NM It was based on this 1970s ethos that “Muslim nations” would be sympathetic to the JRA global revolution project. And within this there was some hidden gradation, because the Asian countries – Bangladesh and Pakistan – were safe enough for conducting hostage negotiations, but the ultimate destination had to be an Arab nation – Algeria, in this case. The choice of Bangladesh is a seminally off-kilter moment. It illustrates the way that the Third World solidarity project was riven with contradictions and marriages of convenience. Bangladesh had only become “Islamic” two years earlier, after the military coup on August 15, 1975, when the nation’s founder Sheikh Mujib was killed and General Zia took power. It’s significant how global politics played out: Pakistan and Saudi Arabia were the first two countries to recognise the new government, which proclaimed itself an “Islamic Republic” on the day of the assassination. By 1977, there had been two more coups, including a failed “soldier’s mutiny”. It was a shaky military government with internal tensions, and the JRA stepped into this unwieldy template with their simplistic vision of Bangladesh as a friendly country.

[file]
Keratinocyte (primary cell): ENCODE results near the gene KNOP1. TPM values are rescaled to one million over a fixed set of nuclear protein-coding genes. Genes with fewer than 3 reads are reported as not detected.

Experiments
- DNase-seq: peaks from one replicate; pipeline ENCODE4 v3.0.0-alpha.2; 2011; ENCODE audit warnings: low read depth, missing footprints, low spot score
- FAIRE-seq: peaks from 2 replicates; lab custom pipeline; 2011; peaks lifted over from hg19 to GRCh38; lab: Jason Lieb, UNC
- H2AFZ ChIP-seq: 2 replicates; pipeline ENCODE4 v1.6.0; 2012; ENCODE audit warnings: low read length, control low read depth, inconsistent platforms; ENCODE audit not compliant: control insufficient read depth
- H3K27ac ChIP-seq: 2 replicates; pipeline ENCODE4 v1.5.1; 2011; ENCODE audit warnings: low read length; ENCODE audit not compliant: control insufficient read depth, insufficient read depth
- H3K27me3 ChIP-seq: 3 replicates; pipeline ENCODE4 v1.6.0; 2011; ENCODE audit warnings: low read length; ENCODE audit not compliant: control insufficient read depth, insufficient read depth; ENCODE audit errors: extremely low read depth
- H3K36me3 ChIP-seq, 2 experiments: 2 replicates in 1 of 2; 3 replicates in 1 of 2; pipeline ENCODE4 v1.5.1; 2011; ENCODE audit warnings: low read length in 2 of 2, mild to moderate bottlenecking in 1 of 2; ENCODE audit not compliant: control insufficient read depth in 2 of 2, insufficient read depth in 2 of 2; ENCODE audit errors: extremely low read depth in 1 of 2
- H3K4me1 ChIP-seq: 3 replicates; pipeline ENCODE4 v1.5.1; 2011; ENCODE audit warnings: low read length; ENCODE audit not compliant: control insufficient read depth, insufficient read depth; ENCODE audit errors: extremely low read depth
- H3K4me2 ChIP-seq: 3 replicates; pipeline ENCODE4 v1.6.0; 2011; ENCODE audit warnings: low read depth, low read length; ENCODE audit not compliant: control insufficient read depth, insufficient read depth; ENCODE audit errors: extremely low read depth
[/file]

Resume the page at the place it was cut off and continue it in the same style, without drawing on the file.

SB In a way, this was the apogee of terrorist hijackings, just as air flight was becoming increasingly democratised the world over. The JRA had already carried out two prior operations, in 1970 and 1973. You suggest, though, that 1977 was the endgame for a certain international stance regarding the protocols of negotiating and meeting hijackers’ demands.